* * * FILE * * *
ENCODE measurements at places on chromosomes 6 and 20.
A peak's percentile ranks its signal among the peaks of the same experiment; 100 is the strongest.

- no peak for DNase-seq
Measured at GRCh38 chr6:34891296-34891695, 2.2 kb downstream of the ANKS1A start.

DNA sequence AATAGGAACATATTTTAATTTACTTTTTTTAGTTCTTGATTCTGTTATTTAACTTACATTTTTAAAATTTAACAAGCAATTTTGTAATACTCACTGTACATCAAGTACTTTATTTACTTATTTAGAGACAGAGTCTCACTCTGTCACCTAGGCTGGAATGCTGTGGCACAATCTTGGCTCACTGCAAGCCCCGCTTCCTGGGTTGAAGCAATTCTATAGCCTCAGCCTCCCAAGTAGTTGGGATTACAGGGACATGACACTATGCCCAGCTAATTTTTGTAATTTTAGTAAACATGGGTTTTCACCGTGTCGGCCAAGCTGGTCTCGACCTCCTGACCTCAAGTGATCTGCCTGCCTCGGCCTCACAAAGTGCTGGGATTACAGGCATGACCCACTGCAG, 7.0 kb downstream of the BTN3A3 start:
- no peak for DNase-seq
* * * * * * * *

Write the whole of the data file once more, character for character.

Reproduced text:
ENCODE measurements at places on chromosomes 6 and 20.
A peak's percentile ranks its signal among the peaks of the same experiment; 100 is the strongest.

- no peak for DNase-seq
Measured at GRCh38 chr6:34891296-34891695, 2.2 kb downstream of the ANKS1A start.

DNA sequence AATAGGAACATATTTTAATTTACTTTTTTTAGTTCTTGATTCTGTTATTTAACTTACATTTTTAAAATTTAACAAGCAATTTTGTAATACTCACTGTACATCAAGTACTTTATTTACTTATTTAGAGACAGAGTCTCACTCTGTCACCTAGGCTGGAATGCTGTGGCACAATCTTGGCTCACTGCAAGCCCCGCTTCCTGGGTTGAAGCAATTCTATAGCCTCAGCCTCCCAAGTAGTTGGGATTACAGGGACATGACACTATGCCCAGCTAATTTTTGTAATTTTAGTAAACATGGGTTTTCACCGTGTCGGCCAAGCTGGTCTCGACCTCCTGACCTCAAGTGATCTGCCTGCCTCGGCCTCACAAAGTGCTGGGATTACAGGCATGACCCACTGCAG, 7.0 kb downstream of the BTN3A3 start:
- no peak for DNase-seq